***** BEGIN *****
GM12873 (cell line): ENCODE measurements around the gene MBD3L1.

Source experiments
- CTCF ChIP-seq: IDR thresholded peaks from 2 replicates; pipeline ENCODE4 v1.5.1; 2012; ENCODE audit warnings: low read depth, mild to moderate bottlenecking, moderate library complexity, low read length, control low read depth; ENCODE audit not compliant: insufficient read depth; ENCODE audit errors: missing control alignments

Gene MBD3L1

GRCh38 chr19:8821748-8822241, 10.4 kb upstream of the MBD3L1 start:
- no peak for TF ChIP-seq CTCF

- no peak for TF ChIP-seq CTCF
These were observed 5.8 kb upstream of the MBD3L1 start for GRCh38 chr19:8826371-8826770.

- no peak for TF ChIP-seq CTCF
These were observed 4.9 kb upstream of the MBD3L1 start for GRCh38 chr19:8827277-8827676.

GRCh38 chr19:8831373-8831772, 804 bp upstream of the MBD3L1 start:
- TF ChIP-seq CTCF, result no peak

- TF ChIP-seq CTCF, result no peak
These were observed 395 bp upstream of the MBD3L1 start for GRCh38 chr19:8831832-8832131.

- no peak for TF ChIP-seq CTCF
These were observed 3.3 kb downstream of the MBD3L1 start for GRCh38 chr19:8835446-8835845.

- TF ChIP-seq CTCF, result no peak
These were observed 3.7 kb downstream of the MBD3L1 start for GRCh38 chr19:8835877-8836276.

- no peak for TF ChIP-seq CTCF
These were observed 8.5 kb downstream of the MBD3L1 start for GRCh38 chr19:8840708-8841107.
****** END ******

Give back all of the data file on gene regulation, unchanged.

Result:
GM12873 (cell line): ENCODE measurements around the gene MBD3L1.

Source experiments
- CTCF ChIP-seq: IDR thresholded peaks from 2 replicates; pipeline ENCODE4 v1.5.1; 2012; ENCODE audit warnings: low read depth, mild to moderate bottlenecking, moderate library complexity, low read length, control low read depth; ENCODE audit not compliant: insufficient read depth; ENCODE audit errors: missing control alignments

Gene MBD3L1

GRCh38 chr19:8821748-8822241, 10.4 kb upstream of the MBD3L1 start:
- no peak for TF ChIP-seq CTCF

- no peak for TF ChIP-seq CTCF
These were observed 5.8 kb upstream of the MBD3L1 start for GRCh38 chr19:8826371-8826770.

- no peak for TF ChIP-seq CTCF
These were observed 4.9 kb upstream of the MBD3L1 start for GRCh38 chr19:8827277-8827676.

GRCh38 chr19:8831373-8831772, 804 bp upstream of the MBD3L1 start:
- TF ChIP-seq CTCF, result no peak

- TF ChIP-seq CTCF, result no peak
These were observed 395 bp upstream of the MBD3L1 start for GRCh38 chr19:8831832-8832131.

- no peak for TF ChIP-seq CTCF
These were observed 3.3 kb downstream of the MBD3L1 start for GRCh38 chr19:8835446-8835845.

- TF ChIP-seq CTCF, result no peak
These were observed 3.7 kb downstream of the MBD3L1 start for GRCh38 chr19:8835877-8836276.

- no peak for TF ChIP-seq CTCF
These were observed 8.5 kb downstream of the MBD3L1 start for GRCh38 chr19:8840708-8841107.